- A Backgammon board
- 30 Backgammon men (Checkers) two different colours.
- Two normal playing dices (1-6 numbered dices)
- A Backgammon doubling cube with 6 faces, it is numbered 2,4,8,16,32 and 64.
Aim of the game
Each player takes 15 men/checkers each and set them up in specific position. The players take turns to roll the dice before moving their men around the layout of the board. The aim is to get all of your men/checkers “Home”, the first person to get all of their men home is the winner.
How to roll
To determine who goes first, both players must roll the dice, the player who rolls the highest number will be able to move first. When taking a turn, a player must roll both dices and then move two checkers in accordance with what numbers the dices are showing. If a player manages to roll a double, for example the two dices show a 5, this is referred to as a Backgammon Doublet and allows the player to move 4 men/checkers.
The roll of the dice determines how many squares a checker can be moved. These checkers can only be moved forward but only if there is no other checker on the square which their dice have determined they must move to, and also if there is only one of the opponents checkers at this point. The diagram below shows the direction in which both checkers move.
When moving, a player can decide whether to move one counter or two. For example if the two dices show a 3 and a 6, the participant could decide to move one counter 9 squares, or the first counter by 6 and the second by 3 squares.
Backgammon hitting is when the participants checker rolls onto his opponents point. For example if an opponent is 3 squares away and one of the numbers from the two dices is a 3, this opponent will require to move his counter to the Backgammon bar to complete the course again.
Exiting checkers from the bar
When a player has some of his Backgammon counters inside the bar, the player must move these counters out of the bar before moving any of the counters which are currently in play. If an opponent is blocking a point which you have rolled then you must pass your turn. For example if you roll a six and your opponent is on the spot which you have rolled to.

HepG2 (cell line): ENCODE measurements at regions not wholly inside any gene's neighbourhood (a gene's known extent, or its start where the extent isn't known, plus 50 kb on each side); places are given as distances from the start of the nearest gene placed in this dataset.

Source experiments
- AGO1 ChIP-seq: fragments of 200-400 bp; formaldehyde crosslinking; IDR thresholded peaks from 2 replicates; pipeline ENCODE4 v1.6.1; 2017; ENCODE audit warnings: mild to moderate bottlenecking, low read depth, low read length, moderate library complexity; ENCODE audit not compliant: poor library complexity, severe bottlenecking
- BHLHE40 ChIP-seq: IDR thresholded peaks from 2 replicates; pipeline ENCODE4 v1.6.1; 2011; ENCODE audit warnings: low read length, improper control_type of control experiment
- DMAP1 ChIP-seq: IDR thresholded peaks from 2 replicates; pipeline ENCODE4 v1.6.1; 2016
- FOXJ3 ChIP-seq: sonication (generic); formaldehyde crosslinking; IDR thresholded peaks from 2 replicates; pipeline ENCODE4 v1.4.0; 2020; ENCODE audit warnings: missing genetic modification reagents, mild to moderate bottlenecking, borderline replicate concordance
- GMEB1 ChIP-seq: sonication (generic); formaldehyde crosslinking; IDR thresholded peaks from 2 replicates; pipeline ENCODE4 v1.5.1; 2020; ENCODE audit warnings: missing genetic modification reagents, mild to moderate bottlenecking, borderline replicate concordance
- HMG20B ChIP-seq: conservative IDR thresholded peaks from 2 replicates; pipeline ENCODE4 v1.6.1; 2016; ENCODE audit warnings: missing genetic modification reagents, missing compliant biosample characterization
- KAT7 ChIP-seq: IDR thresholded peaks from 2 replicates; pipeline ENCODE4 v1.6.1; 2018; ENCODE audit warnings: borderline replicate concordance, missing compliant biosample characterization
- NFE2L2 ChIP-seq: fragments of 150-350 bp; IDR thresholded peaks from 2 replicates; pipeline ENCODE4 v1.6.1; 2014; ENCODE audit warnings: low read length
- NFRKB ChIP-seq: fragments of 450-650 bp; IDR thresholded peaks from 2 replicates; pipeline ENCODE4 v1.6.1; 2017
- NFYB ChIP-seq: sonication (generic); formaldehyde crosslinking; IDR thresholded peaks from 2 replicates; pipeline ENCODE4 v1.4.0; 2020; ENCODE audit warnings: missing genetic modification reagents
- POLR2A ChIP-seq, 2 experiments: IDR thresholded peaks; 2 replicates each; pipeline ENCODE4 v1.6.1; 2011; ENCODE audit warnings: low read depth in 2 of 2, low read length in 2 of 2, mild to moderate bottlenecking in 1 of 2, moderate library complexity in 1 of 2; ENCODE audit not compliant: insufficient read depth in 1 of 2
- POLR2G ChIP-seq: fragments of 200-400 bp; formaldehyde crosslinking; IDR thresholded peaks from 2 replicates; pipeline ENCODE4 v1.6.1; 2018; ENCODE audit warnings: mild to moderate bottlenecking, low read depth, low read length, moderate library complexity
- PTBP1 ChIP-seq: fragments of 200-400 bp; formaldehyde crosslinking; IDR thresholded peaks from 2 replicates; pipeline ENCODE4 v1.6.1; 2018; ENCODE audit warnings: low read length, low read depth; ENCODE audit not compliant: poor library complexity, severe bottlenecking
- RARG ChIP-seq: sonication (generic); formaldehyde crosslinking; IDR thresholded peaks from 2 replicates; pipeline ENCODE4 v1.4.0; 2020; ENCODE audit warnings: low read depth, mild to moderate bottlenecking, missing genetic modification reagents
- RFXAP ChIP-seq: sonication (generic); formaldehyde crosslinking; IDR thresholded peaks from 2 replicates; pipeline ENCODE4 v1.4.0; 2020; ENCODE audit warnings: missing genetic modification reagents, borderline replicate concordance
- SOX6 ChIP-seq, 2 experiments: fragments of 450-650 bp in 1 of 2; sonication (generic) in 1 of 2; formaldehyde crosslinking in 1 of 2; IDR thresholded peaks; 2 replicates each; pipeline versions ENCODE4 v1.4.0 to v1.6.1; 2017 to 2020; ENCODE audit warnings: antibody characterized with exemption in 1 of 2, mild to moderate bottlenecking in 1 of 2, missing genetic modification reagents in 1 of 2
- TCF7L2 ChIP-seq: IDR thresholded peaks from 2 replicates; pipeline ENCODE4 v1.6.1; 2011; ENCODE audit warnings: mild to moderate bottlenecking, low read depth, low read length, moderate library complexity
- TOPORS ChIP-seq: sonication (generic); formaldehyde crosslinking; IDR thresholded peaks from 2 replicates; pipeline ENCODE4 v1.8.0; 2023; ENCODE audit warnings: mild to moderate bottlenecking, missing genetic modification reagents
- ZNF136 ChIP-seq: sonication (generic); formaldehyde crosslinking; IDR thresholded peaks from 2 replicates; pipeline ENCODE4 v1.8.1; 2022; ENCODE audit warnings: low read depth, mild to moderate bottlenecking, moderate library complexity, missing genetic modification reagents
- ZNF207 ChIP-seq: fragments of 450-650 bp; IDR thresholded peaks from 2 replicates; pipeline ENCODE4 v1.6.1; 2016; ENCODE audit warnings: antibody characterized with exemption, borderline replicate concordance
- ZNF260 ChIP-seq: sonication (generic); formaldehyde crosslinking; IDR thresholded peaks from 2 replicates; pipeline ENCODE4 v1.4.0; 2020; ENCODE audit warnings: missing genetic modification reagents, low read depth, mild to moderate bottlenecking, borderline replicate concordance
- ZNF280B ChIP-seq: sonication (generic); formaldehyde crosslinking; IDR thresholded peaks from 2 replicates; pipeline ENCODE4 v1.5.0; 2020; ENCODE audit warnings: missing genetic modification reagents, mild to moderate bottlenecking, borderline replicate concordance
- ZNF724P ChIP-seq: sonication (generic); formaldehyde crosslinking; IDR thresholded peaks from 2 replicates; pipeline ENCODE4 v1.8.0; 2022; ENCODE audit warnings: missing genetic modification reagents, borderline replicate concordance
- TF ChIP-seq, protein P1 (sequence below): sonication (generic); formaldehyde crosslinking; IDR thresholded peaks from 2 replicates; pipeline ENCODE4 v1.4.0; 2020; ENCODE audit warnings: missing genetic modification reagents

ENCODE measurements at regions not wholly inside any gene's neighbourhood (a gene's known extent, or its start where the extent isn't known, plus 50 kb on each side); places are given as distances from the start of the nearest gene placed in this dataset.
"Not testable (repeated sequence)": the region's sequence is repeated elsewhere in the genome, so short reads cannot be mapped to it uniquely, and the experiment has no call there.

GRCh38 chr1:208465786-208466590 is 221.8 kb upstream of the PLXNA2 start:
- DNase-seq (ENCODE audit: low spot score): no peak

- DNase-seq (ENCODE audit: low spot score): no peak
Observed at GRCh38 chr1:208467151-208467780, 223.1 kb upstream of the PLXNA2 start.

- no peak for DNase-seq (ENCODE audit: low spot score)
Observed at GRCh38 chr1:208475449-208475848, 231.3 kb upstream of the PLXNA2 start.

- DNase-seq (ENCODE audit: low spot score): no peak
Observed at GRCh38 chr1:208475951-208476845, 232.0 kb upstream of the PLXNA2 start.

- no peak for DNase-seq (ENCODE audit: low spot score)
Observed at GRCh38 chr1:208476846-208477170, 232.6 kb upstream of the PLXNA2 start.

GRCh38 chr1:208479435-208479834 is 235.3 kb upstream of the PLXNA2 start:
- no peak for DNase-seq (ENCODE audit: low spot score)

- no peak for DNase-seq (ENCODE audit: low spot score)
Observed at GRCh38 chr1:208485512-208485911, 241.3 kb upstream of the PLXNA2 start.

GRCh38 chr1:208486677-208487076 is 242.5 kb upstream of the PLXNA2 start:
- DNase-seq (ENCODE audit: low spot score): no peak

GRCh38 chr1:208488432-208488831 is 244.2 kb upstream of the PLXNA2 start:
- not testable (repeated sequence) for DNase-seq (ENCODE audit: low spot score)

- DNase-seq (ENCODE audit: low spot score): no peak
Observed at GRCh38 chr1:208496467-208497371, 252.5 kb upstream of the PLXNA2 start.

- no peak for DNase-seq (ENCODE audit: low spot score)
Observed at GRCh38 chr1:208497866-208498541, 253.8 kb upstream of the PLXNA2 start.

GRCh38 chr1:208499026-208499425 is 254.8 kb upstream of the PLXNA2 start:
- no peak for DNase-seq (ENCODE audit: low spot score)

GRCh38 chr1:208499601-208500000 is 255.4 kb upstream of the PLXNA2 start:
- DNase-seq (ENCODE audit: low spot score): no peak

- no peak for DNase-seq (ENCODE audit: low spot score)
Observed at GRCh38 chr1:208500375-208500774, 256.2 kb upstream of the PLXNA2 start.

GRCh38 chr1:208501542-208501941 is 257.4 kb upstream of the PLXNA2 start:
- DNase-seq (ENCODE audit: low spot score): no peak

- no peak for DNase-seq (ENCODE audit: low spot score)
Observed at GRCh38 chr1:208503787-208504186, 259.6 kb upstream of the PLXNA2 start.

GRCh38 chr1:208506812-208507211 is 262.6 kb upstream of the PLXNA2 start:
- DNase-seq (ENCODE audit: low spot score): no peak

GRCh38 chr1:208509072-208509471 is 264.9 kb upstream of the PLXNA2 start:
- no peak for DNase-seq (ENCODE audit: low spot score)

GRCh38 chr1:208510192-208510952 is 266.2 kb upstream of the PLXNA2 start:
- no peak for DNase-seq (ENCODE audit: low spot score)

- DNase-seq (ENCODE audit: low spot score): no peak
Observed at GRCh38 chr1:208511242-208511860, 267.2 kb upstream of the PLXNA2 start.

Getting your checkers home
After a player has got all of the counters into the homepoint, (as indicated on the image previously) the player can then begin to secure his players home. The first method of doing this is rolling the dice to the correct figure, for example if a checker is 5 places away from the secure section, you must roll that number. Checkers don't always need to be secured and can choose a different route if within the rules. Once you have secured a counter then that counter cannot be used again.
How to win
The game ends when a participant has successfully managed to get all of the 15 checkers safely home. There are 3 types of a Backgammon win. A single win is if you have managed to get all your counters home and your opponent got atleast one counter home. A gammon win is awarded when you managed to get all of your counters home and your opponent failed to get any safely home. This is a dual win. A Backgammon win is the same as a gammon win, however they have a man in their home board or on the backgammon bar (The place where counters are sent after being hit). This is a triple win.
Backgammon is played for a stake per point, for example £1 per 1 point. In Cash games, the players will play several games and count the final result or they will play to an agreed total, such as first to 5.
Backgammon Cash Games
In cash games there is a stake on the winner, whoever loses must pay the winner the stake value multiplied by the number which the cube lands on. Furthermore, If the loss was a Gammon Loss meaning the player did not have any checkers home, this value is then multiplied by 2. For a Backgammon loss the value is then multiplied by 3.
The “Jacoby rule” is often applied in cash games. This rule means that a gammon or backgammon win can only count if neither player has proposed a double during the game. This enhances the games speed as players can avoid doubling to look for a gammon win.
There are also some other rules which are sometimes applied if all players agree.
Automatic Double - When both players throw the exact same number at the beginning of the game. The doubling cube is then doubled, however it stays at midpoint.
Beaver - This rule is when a player doubles and his opponent believes he has the best chance of winning, therefore he can beaver the cube. This means that the player will take the double (not avoid it to try and go for a gammon win) but takes the cube on twice the value.
Backgammon Match Play
Match play is the standard form of backgammon used in the competition environment. Both players agree on a number of points to score and play to that total. For example, first to 3 rounds.